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  2. Can I just say I love the image of you eating PB out of a jar on the subway? So awesome!!

    I’ve thankfully never suffered disordered eating and good genetics have allowed me to get through life without having to put much thought into calorie counting or watching what I eat. I know, lucky me, right? As a result I never feel I have much to contribute to these conversations except to say that I’m glad you were able to fight through and get to a better place. I know the memories must be painful but think of what a difference you could be making in someone else’s life by sharing what you’ve overcome.

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    • That’s what motivates me to share the most – the thought that, if I can help even one girl out there who’s struggling with the same thing with my words, then what I write and even what I lived means something and has purpose.

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  3. ‘I struggled with an eating disorder for nearly a decade, something I shared here on the blog during NEDA Week last February and this one. Food was not something to be enjoyed. It was something to be fought and feared. Hunger was an enemy, and giving into it a weakness that I thankfully could not suppress enough to do lifelong harm. I used to count the calories in every morsel that passed my lips, foregoing any food that I could not accurately estimate. I’d go to my favorite childhood ice cream spot and only order the fat free, sugar free “yogurt” weighed in ounces I could tally. My beloved sprinkles were near forbidden fruit unless I knew exactly how many teaspoons were heaped on top.’

    THAT. RIGHT THERE. I relate so much, but I can’t say that I’m in the point of recovery that you are yet, but I know that it’s a journey. It’s so AMAZING to hear about you spooning out of a jar without a second thought, eating without a second thought. I love all of that, and I’m really grateful for you sharing this this morning.

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  4. That is awesome that you have seen so much progress over the years. I love how you are honest about it and point out that – as with any type of struggle in life – there are peaks and valleys, but it’s the overall trajectory that matters. Life is too short to not enjoy good things, including food!
    I never struggled with an ED, but I did have a time in my life where certain foods were “healthy” and others were “unhealthy.” I actually believed at one point that avocados were not healthy because in health class we learned that foods should not have more than 30% of their calories from fat. Which is just silly in retrospect, but at a young age opinions on food are easily influenced.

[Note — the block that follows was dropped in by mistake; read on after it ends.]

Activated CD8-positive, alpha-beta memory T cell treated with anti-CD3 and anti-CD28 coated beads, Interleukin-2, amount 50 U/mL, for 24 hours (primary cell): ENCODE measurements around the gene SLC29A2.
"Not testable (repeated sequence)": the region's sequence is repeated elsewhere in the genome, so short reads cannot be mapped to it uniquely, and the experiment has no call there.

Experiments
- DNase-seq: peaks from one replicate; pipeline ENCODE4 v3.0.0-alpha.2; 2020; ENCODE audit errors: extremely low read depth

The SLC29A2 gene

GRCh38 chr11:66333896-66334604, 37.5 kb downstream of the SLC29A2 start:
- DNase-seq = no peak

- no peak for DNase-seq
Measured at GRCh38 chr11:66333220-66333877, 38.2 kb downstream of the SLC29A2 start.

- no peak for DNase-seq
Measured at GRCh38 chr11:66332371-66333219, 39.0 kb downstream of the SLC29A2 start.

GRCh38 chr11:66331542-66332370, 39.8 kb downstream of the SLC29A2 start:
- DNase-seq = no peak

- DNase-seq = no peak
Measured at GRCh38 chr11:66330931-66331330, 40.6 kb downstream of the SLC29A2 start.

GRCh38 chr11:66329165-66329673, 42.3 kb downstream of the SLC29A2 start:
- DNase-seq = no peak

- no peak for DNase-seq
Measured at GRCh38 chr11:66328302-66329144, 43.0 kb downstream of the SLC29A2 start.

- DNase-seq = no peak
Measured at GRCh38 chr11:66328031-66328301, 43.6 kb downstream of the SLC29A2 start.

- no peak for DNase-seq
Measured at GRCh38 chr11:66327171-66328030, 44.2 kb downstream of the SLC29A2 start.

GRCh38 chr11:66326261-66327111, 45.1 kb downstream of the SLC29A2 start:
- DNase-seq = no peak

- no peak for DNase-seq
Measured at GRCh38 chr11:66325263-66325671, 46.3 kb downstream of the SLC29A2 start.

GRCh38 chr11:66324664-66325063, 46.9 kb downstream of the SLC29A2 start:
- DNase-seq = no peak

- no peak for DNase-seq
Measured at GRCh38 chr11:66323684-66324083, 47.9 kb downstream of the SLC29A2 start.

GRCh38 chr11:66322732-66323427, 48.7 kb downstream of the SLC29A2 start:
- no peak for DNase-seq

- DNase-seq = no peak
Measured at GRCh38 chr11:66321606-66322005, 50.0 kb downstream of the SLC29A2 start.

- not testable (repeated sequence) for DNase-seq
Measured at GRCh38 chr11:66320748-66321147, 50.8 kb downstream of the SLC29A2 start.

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  5. Thankfully I never had a full blown ED, but I have certainly suffered from disordered eating much of my life.

    It’s a fine balance for me, because I can too easily gain weight if I’m not careful, but I also want to get to the point where I don’t think about it so much. I have come a very long way, but I’m still not where I’d like to be in my relationship with food. Maybe I never will be, but I keep working on it.

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  6. This was so beautifully written! I saw your reply to my comment over at Lord Still Loves Me and decided to come over here and check your blog out, and I’m glad I did. Girl, we have a bunch in common. It encourages me so much to hear your thoughts on this topic. I, too, am getting to the point where I am doing things that me last year could never have even imagined. Disordered thoughts still run through my mind, especially when I’m stressed, but I’ve gotten a lot better at telling them to shut up and let me live my life. Much love ❤

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  7. Lovely post. It’s interesting how those of us with histories of eating disorder, even when we’re in a really healthy place, can fall so easily back into disordered thought patterns, whether it’s the calorie counts we once memorized (me too!) or the food rules we once invented. Those French fries look amazing–sounds like an awesome way to recover from a big run!

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  8. I’m glad I came over to read through your post as well! I can relate to many of these tumultuous emotions you were going through. My early college years were also the worst times for me with my over-controlling eating habits. So happy to see someone else who’s come so far!